Barbara is the only one to really reflect on the contradictions of war, and how complex the motivations of war are. And how people often do not connect the quiet routines of civilian life to the destructive capacities of conflict. Candy only comes to reflect upon the truth of this much later, when he is confronted by the changing landscape of war and those involved in it.
Barbara unexpectedly dies, leaving Candy widowed before he retires from the military. During World War II, Candy is reinstated in the military. He is reunited with Theo, who has been forced to flee Germany due to the Nazi occupation and his estrangement from his children, who have adopted Nazism. Candy finally admits to Theo that he has always loved Edith, who died in Germany at the start of WWII, despite wanting to return to England, which Theo bitterly regrets. Candy shows Theo a beautiful portrait of Barbara, and Theo remarks on how lovely she looked.
Candy then introduces Theo to Johnny “Angela” Cannon, a feisty young English woman serving in The Mechanised Transport Corps, and who is Candy’s personally selected driver. It is clear that Candy has chosen Johnny to act as his driver because of her striking resemblance to both Edith and Barbara. Like Edith and Barbara, Johnny is wonderfully intelligent and able to handle Candy’s sometimes heavy handed approach to things. But unlike Edith and Barbara, Johnny is neither reserved nor a self possessed lady. She is a modern woman who is serving her country as best she can, and who, unlike Candy, is equipped to understand the changing “rules” of war.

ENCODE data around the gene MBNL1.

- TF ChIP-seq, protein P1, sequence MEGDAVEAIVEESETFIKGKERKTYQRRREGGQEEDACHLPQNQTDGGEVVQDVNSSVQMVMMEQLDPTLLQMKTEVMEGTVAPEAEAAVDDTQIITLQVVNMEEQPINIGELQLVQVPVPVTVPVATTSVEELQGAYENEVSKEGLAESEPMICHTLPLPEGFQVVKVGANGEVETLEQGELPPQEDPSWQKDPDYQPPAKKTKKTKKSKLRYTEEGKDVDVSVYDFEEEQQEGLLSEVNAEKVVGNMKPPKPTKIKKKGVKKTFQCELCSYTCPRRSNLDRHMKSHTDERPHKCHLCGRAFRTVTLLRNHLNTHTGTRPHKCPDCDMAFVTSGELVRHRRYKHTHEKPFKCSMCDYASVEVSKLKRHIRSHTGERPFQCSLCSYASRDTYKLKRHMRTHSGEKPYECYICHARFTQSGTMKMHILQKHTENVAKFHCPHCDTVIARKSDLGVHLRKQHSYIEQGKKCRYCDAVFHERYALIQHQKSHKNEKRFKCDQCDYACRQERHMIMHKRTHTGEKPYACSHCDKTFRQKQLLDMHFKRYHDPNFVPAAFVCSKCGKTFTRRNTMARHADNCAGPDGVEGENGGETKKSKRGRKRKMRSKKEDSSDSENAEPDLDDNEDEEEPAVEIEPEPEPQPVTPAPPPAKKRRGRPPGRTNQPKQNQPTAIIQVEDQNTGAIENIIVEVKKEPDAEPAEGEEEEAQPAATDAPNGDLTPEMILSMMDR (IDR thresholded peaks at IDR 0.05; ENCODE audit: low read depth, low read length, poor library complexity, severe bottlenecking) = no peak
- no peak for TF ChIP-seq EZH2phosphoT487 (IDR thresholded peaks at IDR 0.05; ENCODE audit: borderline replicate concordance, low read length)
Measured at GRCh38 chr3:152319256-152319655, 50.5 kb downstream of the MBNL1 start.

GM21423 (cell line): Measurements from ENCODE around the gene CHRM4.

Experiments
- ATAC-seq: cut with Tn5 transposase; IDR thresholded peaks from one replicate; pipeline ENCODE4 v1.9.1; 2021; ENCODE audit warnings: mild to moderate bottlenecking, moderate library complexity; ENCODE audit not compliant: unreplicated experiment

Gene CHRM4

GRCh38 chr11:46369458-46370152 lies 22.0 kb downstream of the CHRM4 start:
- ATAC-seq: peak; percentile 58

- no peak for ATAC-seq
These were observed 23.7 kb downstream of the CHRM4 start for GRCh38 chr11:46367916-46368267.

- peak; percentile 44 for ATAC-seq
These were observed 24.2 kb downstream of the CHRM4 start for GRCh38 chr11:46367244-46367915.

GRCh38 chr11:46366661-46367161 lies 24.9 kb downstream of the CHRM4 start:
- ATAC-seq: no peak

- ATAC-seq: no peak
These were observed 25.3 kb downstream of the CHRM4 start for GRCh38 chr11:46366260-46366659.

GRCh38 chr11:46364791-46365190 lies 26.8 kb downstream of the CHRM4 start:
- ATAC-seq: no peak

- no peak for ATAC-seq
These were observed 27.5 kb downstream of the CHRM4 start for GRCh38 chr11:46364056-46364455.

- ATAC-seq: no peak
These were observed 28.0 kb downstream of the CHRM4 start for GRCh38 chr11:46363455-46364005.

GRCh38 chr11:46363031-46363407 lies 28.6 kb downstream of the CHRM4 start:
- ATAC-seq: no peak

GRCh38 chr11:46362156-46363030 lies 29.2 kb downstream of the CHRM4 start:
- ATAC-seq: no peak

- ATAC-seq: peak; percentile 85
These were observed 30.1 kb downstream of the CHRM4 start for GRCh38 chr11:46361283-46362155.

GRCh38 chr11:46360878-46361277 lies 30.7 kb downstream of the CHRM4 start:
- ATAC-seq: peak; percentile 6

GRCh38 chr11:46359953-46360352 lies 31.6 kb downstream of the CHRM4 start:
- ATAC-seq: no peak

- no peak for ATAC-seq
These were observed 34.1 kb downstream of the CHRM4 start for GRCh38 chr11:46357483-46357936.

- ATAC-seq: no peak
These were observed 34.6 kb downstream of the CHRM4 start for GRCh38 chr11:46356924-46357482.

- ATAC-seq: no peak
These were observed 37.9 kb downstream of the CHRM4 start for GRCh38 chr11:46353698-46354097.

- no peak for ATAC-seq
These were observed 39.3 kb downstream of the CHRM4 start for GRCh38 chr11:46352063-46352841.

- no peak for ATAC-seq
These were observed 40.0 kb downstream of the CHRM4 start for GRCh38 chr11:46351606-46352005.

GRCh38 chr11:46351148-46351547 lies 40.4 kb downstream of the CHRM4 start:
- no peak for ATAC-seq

Candy, due to Theo and Johnny’s suggestion, becomes involved with the Home Guard as he believes that it is vital for England to be prepared for a possible invasion by the Nazis while most of their troops are fighting in Europe. He is still unable to let go of his long held ideas about morality and fairness in war, which causes him some embarrassment at the hands of Johnny’s young boyfriend, who ignores the directive for a mock invasion that is only supposed to commence at midnight, and “captures” Candy in a Turkish Bath. Johnny’s independence as a modern women, is also shown by her attempt to defy her boyfriend by trying to warn Candy of her boyfriend’s plans regarding the exercise. Afterwards, Johnny is regretful of her boyfriend’s behaviour, but Candy assures her that he understands what it means to be young, and invites she and her boyfriend to dine with him.
Deborah Kerr’s performance in The Life and Death of Colonel Blimp, is a wonder. She is subtle in her shifting from Edith, to Barbara and then to Johnny. The three characters differ not because Kerr is outlandish in her portrayal of the differences between the three women, but because Kerr adeptly portrays them as women who exist in different eras. All three women are intelligent and act as an objective correlative to Candy, and because of this, Candy’s character matures and he comes to understand his own rigidity of character and thought.